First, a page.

Getting the IRS to Pay for Your Yoga Training. ~Lucas Rockwood

Via elephant journal
on Jul 23, 2011
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Photo: Jack Zalium

“You must pay taxes, but there’s no law that says you need to leave a tip!”

I started putting together professional training courses for yoga teachers in 2006, but it wasn’t until a full two years later that yoga teachers first started asking for tax invoices after graduation. And even today, when I encourage people to claim a tax deduction (if they can), only about 3% of graduates do.

So what gives?

Photo: Mat Honan

This means that of the 500+ yoga students have come through my training programs, only around 15 of them are treating their yoga teaching career like a real business, keeping track of their finances and deducting real, honest expenses (such as professional training) from their end-of-year statements.

Remember this: when XZY Corp sends their entry level employees to a 2-day Microsoft Office training session (yes, these really do exist… just don’t ask me how I know!), that cost is written off as an expense. Hopefully, that’s not news to you.

But this might be news:

That yoga teacher training course you’ve wanted to do for years is probably tax deductible (read: much less expensive than you thought). And that yoga conference you went to last year in Boulder probably could have been written off — and maybe you can get back a portion of the $356 you’ve spent so far this year on yoga books and DVDs.

So who cares? And why does it matter?

Well, it’s not because taxes are any fun (they’re not) and not because I think every yoga teacher needs to become an entrepreneur (they shouldn’t). It’s simply a shame that yoga teachers haven’t been taught that they’re in business for themselves; and in many cases, a huge portion of their professional training and travel expenses can be deducted each year.

Photo: Flavio

If you’re like me and you invest in your own education constantly, that means you could save a lot of money that you can then use for whatever you want (health insurance, anyone?).

I’m in the camp that believes we don’t need any more broke yoga teachers, but if you’re in the camp that just doesn’t want to deal with money at all (fair enough), at the very least, why not claim your tax deduction and then give the money back to something you believe in? The IRS is cool with this, so go ahead and let them pay for some of your yoga courses.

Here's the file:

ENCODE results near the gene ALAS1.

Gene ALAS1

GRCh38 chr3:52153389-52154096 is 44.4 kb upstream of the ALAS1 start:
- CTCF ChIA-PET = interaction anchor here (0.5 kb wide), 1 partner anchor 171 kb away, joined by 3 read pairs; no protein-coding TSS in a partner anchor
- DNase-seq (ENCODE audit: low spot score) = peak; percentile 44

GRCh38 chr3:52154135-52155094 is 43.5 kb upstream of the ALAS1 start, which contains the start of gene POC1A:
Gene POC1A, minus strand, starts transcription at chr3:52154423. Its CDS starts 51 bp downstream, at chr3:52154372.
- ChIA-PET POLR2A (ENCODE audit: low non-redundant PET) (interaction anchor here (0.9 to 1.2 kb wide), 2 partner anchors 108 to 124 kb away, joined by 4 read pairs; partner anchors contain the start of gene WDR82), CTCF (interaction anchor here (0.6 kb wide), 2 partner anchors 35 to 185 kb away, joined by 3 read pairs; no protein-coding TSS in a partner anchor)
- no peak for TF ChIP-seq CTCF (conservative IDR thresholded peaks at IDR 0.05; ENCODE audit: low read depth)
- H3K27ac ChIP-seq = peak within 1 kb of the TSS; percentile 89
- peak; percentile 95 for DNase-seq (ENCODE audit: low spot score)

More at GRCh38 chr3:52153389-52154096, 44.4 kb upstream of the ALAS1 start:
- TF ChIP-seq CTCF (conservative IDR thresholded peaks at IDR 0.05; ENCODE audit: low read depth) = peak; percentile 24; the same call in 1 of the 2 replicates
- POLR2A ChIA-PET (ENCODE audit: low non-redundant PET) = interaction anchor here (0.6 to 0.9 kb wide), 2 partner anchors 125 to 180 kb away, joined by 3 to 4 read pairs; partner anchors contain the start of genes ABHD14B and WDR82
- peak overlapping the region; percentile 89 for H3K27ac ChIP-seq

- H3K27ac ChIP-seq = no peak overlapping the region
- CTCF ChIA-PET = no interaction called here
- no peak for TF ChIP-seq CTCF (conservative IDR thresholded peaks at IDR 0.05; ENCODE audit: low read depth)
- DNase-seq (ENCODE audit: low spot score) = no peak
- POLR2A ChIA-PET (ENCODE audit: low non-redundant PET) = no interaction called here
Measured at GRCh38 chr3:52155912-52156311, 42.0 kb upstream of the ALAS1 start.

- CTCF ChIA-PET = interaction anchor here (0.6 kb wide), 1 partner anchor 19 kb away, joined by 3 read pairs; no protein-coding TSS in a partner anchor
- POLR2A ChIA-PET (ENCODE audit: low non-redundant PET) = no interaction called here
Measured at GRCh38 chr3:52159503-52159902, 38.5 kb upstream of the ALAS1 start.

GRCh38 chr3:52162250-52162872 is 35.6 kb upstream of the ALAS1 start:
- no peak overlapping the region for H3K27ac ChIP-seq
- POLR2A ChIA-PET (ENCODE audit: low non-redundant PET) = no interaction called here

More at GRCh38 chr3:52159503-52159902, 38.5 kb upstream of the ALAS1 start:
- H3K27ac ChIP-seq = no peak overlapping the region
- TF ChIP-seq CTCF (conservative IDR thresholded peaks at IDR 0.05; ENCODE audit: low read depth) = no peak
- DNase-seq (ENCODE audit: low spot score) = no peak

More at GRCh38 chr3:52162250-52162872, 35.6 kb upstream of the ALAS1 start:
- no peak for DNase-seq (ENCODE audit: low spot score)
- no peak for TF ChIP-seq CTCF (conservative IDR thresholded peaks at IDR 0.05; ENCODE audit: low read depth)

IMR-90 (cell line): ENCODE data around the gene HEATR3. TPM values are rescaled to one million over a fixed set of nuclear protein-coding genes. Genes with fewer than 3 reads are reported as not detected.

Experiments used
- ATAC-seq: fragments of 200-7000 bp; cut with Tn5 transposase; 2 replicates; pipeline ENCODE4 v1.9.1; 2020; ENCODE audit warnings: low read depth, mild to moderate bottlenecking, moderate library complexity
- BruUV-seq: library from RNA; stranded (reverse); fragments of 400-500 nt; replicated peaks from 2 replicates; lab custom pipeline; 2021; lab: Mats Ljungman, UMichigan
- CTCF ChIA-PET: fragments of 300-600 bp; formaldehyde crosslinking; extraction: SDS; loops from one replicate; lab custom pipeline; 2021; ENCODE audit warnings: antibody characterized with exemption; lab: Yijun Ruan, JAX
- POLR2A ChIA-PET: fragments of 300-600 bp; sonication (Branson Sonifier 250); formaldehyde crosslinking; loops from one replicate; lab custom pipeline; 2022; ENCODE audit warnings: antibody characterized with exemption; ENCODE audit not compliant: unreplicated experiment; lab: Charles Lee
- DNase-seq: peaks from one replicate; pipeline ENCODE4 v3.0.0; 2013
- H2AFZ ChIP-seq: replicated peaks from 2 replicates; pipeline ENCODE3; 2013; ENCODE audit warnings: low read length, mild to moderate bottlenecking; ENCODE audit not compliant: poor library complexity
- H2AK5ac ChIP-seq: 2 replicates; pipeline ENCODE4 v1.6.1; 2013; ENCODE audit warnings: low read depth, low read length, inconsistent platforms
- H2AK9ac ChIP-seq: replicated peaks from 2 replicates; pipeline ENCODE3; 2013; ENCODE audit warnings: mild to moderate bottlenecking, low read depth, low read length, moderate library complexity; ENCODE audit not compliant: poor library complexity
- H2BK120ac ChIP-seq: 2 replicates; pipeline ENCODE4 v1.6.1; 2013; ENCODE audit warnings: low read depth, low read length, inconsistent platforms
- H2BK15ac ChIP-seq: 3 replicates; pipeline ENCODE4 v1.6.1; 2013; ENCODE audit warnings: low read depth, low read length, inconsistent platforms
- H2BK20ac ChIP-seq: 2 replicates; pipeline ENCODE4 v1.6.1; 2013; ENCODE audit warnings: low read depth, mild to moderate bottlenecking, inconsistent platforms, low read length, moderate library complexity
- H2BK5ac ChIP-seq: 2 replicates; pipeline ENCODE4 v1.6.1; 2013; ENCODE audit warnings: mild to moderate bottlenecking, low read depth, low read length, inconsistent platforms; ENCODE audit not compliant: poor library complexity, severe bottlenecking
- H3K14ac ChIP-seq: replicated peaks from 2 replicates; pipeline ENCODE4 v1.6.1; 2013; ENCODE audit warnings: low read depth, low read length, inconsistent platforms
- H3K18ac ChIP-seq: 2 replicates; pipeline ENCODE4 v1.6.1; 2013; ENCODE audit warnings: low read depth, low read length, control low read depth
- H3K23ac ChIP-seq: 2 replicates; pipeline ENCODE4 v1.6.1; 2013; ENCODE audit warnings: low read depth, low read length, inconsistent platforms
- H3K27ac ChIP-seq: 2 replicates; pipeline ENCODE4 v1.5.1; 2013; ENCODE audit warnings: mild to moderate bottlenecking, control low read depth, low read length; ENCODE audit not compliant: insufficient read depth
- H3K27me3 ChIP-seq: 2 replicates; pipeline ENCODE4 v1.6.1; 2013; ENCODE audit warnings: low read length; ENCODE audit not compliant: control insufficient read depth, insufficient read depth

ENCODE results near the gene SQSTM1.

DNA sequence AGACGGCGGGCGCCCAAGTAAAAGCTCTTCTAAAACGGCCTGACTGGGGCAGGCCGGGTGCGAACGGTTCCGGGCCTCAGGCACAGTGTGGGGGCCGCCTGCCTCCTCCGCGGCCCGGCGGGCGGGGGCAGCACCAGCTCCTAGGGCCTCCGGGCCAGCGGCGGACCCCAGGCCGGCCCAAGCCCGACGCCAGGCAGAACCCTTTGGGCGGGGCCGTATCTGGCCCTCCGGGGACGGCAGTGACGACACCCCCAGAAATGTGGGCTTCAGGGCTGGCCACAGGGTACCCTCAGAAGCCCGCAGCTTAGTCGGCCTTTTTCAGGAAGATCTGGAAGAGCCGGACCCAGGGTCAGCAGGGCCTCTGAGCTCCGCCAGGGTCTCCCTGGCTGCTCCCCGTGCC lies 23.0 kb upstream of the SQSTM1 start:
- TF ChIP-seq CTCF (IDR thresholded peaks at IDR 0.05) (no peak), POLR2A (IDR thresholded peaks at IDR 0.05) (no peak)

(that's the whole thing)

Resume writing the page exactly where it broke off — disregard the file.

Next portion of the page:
LEGAL DISCLAIMER: I’m not a tax lawyer or a CPA, but no matter where you live in the world, if you bring a local accountant your invoices at the end of the year when you’re doing your taxes, he’ll tell you what you can and cannot write off in a matter of minutes. So go for it!


Lucas Rockwood is a yoga teacher trainer, yoga business coach, and serial entrepreneur. He’s the founder of YOGABODY Naturals, a yoga nutrition and education company; and he’s also the co-founder of the Absolute Yoga Teacher Training programs in Koh Samui, Thailand where he produces Yoga Alliance certification courses throughout the year all the way to the 500hr level. You can find Lucas at YOGABODY Naturals, Absolute Yoga or My Yoga Business


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4 Responses to “Getting the IRS to Pay for Your Yoga Training. ~Lucas Rockwood”

  1. tanya lee markul says:

    LOVE this idea!! Also, in a lot of cases employers pay for a certain amount of money per year for employees to go to fitness centres – perhaps this does also include yoga studios!

    Posting to Elephant Yoga on Facebook and Twitter.

    Tanya Lee Markul, Assoc. Yoga Editor
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  2. tanya lee markul says:

    Just posted to "Featured Today" on the Elephant Yoga homepage.

  3. tanya lee markul says:

    Just posted to "Popular Lately" on the Elephant Yoga homepage.

  4. Jackie says:

    I would love to see an article that dives a little deeper into what can be claimed as a business expense. Trainings that further my education as a teacher or that provide credits to maintain my certification clearly are, but how about the cost of attending regular yoga classes (which is personally beneficial, but also helps my development as a teacher)?